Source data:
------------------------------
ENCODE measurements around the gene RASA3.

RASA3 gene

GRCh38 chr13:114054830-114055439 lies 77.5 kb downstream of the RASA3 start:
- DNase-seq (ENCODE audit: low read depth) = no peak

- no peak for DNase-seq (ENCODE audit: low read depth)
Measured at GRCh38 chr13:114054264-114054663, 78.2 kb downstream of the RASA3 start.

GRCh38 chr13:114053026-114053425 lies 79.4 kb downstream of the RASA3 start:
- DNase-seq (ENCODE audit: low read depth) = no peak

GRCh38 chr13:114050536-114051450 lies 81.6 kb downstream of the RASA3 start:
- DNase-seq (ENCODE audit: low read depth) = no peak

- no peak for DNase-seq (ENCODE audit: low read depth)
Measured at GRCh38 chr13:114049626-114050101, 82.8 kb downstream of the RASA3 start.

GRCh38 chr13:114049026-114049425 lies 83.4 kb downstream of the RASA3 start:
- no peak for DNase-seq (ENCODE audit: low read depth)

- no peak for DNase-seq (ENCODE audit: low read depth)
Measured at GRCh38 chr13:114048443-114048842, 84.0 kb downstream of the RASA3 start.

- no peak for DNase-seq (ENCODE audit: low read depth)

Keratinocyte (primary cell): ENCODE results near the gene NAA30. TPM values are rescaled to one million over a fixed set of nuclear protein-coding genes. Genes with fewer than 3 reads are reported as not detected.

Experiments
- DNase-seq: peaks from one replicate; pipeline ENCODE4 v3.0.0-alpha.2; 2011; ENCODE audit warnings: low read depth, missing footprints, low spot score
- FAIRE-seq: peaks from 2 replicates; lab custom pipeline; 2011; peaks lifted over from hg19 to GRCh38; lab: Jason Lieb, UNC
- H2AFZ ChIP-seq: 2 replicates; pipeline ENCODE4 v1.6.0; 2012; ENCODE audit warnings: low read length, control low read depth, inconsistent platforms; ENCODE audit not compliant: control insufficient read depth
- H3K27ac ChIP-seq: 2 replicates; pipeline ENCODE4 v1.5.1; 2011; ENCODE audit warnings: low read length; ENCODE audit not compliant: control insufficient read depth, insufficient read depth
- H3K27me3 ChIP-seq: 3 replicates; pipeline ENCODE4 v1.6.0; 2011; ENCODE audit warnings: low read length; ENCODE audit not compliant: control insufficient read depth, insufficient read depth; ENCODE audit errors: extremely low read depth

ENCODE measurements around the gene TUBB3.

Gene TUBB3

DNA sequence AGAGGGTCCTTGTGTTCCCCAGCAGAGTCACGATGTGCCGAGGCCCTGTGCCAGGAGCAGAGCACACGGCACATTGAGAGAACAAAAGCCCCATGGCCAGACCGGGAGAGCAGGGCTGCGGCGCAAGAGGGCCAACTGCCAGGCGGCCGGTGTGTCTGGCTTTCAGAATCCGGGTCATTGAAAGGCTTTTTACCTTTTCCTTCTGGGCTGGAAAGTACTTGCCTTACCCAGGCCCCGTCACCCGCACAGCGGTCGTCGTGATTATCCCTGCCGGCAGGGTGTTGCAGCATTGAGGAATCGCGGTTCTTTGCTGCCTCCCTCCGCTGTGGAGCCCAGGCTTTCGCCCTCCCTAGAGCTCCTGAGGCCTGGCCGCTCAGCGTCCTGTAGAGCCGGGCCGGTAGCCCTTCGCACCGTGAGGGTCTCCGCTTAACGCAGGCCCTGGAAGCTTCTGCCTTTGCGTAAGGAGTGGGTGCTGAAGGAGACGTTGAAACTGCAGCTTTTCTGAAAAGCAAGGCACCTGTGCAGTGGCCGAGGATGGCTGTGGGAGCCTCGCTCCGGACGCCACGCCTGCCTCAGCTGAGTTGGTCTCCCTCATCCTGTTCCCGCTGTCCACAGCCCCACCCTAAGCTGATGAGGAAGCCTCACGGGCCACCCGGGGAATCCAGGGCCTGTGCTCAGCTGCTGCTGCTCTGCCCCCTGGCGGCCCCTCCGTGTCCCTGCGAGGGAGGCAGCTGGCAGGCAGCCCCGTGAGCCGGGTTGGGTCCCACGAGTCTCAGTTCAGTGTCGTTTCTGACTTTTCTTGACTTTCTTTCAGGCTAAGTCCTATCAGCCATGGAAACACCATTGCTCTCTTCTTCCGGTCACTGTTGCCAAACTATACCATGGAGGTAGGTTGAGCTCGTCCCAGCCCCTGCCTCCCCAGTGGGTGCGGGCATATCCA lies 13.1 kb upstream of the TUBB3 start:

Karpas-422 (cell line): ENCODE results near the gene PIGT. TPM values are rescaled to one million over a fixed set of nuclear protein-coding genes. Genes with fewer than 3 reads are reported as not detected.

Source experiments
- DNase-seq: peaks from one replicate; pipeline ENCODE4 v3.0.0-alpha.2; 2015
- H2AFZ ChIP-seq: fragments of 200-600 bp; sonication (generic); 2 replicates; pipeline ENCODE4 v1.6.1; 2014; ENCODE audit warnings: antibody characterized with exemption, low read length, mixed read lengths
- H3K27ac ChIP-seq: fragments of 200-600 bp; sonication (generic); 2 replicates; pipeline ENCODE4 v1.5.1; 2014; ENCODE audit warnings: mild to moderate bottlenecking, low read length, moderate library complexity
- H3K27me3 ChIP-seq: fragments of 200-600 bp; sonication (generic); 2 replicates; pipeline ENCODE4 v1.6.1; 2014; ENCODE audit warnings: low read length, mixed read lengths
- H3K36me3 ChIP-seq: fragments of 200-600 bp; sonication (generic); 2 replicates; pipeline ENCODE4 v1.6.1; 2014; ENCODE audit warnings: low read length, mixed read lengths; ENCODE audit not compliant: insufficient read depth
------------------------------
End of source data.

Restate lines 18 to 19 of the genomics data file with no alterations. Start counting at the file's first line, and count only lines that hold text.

Keratinocyte (primary cell): ENCODE results near the gene NAA30. TPM values are rescaled to one million over a fixed set of nuclear protein-coding genes. Genes with fewer than 3 reads are reported as not detected.

Experiments